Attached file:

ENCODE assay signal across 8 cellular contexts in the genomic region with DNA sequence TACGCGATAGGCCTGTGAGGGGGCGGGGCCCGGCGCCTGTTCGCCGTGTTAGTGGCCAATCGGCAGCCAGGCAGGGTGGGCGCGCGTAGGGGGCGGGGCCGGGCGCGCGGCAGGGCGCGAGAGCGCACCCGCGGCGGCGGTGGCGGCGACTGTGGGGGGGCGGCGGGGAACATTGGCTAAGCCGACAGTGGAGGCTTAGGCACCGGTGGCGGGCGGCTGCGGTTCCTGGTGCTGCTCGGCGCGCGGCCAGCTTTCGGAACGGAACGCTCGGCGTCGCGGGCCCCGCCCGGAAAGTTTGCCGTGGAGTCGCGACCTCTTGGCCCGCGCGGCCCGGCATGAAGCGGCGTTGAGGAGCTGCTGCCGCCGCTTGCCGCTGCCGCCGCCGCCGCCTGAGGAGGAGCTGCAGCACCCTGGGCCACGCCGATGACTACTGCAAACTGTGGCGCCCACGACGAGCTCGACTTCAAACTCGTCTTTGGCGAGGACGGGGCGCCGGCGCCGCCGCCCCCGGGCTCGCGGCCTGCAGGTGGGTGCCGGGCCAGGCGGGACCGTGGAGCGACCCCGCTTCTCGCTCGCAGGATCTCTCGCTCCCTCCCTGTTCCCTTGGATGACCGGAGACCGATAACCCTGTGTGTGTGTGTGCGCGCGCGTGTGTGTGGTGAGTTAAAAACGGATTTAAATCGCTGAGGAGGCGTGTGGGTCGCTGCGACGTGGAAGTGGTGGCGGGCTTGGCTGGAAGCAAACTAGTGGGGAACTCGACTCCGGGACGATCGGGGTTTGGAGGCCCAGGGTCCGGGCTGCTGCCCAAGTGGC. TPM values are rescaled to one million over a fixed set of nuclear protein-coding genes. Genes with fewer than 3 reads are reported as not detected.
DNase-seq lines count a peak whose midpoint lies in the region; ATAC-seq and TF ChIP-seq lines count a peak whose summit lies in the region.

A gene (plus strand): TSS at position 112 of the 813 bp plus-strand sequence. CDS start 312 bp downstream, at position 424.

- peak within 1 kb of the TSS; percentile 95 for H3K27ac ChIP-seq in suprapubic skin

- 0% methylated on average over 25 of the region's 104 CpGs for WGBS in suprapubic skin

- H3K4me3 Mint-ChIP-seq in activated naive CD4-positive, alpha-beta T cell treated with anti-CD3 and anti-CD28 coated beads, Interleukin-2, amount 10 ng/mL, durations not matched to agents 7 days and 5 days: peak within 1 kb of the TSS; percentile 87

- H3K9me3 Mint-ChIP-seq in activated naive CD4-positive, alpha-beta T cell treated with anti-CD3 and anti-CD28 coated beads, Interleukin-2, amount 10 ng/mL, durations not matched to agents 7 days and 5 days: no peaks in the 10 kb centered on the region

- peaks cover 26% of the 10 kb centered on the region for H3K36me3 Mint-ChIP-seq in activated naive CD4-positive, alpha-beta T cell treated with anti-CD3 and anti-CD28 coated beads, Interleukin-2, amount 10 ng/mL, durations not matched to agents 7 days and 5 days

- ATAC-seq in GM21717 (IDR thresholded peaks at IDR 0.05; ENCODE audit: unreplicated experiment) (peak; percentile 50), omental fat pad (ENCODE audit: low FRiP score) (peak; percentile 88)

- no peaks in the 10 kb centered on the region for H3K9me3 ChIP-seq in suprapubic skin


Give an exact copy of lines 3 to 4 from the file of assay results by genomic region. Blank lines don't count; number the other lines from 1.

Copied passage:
A gene (plus strand): TSS at position 112 of the 813 bp plus-strand sequence. CDS start 312 bp downstream, at position 424.

- peak within 1 kb of the TSS; percentile 95 for H3K27ac ChIP-seq in suprapubic skin